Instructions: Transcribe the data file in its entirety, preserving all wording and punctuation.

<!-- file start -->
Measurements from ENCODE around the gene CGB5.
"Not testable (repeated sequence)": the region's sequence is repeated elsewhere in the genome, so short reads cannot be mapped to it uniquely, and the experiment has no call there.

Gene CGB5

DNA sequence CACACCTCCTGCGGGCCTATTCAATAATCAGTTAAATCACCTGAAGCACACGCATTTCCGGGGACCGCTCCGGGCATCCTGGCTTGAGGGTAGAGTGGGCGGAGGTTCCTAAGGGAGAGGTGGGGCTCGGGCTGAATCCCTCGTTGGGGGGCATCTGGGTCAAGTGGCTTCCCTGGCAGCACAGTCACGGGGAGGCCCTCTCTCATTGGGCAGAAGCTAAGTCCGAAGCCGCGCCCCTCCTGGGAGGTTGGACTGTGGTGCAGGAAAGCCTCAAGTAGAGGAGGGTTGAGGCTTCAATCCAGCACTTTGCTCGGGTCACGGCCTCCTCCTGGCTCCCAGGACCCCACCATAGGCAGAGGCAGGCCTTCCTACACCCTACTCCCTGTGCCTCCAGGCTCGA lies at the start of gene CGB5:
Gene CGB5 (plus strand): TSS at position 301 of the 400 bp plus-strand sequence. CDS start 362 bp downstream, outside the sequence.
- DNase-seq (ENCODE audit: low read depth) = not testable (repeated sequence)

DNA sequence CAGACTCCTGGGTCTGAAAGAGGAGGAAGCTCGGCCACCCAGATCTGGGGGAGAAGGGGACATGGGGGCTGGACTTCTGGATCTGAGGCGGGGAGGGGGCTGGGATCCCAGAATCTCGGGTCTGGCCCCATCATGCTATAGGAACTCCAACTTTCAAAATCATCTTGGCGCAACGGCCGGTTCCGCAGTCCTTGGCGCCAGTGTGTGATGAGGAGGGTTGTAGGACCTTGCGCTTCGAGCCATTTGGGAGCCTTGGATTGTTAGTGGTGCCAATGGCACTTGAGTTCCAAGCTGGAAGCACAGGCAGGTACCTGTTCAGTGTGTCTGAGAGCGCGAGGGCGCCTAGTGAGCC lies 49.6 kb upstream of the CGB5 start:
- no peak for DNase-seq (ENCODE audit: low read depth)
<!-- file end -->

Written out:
Measurements from ENCODE around the gene CGB5.
"Not testable (repeated sequence)": the region's sequence is repeated elsewhere in the genome, so short reads cannot be mapped to it uniquely, and the experiment has no call there.

Gene CGB5

DNA sequence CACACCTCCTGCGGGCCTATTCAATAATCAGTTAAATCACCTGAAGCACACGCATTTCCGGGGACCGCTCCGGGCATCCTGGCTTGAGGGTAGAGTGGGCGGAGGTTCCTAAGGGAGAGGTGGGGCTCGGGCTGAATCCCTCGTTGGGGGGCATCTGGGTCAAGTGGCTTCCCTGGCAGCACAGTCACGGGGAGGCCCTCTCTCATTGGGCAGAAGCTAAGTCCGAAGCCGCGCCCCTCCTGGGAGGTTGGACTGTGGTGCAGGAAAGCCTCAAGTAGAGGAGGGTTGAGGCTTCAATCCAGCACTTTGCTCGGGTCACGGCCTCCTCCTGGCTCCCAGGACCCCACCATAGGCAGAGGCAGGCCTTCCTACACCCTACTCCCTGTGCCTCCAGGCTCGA lies at the start of gene CGB5:
Gene CGB5 (plus strand): TSS at position 301 of the 400 bp plus-strand sequence. CDS start 362 bp downstream, outside the sequence.
- DNase-seq (ENCODE audit: low read depth) = not testable (repeated sequence)

DNA sequence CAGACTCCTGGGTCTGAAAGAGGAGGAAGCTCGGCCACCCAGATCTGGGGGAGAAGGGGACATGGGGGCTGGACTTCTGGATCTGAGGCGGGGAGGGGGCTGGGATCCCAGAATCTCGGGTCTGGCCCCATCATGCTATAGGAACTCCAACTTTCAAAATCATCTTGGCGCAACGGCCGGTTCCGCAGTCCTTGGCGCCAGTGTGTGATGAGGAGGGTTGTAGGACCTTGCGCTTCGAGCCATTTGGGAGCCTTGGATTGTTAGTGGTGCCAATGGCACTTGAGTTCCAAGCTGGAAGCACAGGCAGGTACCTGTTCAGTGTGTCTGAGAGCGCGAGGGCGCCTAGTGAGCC lies 49.6 kb upstream of the CGB5 start:
- no peak for DNase-seq (ENCODE audit: low read depth)